By Adam Taylor
The ruling government in Congo has indicated it may not hold long-awaited elections this year.
Why? It’s simply too expensive, a government official suggested this week
“It will be difficult to think that we can mobilize $1.8 billion this year,” Pierre Kangudia Mbayi, minister of state in charge of budget, said at a news conference Wednesday, Africa News reported. “At this stage, I prefer to keep a language of sincerity.”
That $1.8 billion cost was the one estimated by Congo’s Independent National Electoral Commission (CENI) last year.
It is certainly a large amount of money — almost two-thirds the estimated cost of America’s 2016 presidential vote, despite a vast difference in economic size between the countries. However, election officials say funds are needed to register more than 30 million voters in a vast country with poor transport links that has not held regular elections. CENI had already announced late last year that it doubted it would be able to register all voters before 2018.
These explanations are unlikely to placate critics of current leader Joseph Kabila, who has led been president of Congo since his father was assassinated in 2001. Kabila was due to step down at the end of his second term in November, and the country’s constitution bars a third term.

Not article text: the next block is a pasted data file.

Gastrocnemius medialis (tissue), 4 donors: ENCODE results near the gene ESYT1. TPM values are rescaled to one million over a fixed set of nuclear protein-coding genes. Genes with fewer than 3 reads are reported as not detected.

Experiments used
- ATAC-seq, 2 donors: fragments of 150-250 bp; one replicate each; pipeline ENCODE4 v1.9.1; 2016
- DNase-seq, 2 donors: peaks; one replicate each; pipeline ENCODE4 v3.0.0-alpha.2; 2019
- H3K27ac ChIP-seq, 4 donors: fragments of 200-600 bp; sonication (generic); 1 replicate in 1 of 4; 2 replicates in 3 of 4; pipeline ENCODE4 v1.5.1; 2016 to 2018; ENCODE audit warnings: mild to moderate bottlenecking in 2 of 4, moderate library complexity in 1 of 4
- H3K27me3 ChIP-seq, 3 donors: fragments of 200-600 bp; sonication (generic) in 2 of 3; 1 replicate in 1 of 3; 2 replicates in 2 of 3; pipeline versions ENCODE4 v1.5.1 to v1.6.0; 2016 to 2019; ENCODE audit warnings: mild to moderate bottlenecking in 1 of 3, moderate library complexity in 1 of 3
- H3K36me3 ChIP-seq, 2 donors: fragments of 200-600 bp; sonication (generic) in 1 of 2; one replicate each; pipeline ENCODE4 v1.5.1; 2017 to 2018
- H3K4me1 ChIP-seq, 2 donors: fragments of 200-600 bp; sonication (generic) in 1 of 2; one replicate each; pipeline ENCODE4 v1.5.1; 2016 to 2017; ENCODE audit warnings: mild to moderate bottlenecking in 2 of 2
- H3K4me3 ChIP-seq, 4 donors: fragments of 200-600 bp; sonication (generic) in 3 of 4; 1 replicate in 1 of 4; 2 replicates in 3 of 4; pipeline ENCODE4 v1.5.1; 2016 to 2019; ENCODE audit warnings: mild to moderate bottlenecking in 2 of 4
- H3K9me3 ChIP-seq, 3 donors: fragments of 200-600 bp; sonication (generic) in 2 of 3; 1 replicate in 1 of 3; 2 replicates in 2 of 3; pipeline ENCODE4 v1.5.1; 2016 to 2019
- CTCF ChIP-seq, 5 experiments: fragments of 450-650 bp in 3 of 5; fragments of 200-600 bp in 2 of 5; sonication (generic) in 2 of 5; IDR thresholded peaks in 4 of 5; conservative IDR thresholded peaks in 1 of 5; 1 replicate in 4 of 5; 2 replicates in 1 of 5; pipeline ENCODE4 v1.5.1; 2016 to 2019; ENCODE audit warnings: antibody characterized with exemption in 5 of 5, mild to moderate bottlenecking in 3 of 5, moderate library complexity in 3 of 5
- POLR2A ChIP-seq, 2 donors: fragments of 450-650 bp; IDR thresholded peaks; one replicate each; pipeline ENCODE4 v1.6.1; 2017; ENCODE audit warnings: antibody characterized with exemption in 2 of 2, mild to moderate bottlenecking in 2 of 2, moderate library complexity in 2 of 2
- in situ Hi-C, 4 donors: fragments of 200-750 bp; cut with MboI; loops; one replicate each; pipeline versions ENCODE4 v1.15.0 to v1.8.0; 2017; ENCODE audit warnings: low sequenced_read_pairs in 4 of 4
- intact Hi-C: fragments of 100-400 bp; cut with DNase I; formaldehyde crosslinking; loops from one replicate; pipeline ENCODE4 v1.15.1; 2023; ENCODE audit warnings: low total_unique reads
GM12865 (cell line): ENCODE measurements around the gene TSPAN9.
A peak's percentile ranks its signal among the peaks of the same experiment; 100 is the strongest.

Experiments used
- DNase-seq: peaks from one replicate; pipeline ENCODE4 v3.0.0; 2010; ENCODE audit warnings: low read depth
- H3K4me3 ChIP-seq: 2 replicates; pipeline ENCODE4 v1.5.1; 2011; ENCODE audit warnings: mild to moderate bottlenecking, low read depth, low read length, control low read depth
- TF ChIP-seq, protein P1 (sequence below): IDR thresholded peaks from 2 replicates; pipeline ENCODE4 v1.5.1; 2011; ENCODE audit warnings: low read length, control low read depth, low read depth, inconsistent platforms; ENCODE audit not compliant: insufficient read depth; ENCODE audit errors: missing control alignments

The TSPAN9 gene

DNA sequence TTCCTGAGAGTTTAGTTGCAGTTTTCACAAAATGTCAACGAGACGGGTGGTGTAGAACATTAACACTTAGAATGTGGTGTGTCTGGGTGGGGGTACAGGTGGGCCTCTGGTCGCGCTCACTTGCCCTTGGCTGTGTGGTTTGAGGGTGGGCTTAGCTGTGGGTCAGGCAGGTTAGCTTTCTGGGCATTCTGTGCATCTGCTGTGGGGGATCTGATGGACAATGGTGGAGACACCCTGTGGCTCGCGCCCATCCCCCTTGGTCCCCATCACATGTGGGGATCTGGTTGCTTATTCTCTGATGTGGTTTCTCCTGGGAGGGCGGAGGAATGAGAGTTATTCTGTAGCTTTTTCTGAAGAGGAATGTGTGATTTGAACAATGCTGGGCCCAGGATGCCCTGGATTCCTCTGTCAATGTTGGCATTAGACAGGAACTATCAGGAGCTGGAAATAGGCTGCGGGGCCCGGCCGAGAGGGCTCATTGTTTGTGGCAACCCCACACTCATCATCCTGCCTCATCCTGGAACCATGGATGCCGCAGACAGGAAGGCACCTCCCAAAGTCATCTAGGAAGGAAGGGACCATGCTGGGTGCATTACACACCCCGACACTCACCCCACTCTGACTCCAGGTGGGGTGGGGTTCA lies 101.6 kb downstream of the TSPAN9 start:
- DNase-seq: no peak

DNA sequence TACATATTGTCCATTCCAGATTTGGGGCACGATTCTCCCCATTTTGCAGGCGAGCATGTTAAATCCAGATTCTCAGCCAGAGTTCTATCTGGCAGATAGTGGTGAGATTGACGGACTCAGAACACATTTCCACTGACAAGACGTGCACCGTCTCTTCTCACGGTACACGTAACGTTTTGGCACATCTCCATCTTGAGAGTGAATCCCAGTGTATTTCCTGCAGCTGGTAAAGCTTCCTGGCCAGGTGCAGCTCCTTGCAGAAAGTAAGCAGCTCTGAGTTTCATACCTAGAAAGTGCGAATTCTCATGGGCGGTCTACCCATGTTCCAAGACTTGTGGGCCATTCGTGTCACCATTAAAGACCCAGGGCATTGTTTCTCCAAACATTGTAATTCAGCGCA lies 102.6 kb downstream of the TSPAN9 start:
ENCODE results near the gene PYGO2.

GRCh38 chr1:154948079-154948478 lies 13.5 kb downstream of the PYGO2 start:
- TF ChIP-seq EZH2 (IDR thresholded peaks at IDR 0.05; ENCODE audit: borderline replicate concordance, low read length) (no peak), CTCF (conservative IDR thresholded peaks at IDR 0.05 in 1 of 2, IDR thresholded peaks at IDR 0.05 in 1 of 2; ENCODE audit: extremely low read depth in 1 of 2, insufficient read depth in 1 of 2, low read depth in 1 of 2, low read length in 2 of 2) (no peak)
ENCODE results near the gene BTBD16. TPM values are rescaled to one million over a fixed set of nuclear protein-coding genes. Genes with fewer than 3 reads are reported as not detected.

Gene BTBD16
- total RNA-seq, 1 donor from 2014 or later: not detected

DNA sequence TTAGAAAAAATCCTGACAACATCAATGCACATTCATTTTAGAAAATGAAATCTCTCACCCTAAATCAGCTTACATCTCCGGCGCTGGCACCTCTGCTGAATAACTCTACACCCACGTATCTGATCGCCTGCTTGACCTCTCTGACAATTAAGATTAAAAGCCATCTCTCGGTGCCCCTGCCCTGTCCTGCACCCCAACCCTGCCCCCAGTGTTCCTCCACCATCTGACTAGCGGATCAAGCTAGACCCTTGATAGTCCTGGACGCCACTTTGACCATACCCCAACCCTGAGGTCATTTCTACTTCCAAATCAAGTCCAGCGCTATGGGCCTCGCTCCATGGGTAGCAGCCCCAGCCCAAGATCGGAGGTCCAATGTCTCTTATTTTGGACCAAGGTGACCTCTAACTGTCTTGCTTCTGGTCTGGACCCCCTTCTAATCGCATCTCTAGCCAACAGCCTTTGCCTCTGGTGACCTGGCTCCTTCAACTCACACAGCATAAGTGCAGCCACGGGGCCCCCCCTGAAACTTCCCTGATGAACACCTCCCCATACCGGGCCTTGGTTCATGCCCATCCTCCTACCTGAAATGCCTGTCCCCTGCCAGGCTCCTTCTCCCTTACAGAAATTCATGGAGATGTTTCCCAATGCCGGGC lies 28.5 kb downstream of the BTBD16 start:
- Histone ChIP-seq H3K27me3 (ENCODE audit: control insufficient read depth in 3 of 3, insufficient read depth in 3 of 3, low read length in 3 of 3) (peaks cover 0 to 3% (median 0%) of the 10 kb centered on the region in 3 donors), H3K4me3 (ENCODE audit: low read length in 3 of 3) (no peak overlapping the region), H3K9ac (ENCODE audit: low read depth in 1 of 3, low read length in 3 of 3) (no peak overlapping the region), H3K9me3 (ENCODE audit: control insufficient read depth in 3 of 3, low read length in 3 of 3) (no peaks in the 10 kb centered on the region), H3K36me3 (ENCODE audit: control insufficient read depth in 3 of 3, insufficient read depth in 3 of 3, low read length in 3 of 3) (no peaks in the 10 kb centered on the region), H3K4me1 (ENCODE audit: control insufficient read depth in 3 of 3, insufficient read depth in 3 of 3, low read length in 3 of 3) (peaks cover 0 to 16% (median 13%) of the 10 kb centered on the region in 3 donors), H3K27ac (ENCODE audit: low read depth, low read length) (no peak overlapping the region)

Opinion polls show most Congolese want him to step down and make way for a new leader.
But Kabila has refused to leave office until a new president is chosen, a decision later upheld by a constitutional court viewed as loyal to the president. The delayed elections have sparked a political crisis in the country. In the sprawling capital of Kinshasa, scattered demonstrations against Kabila were put down by soldiers and police; at least 20 people died in the ensuing violence.
While a deal was eventually reached to hold elections before the end of 2017, Mbayi’s comments suggest that further delays may be coming.
/The Washington post/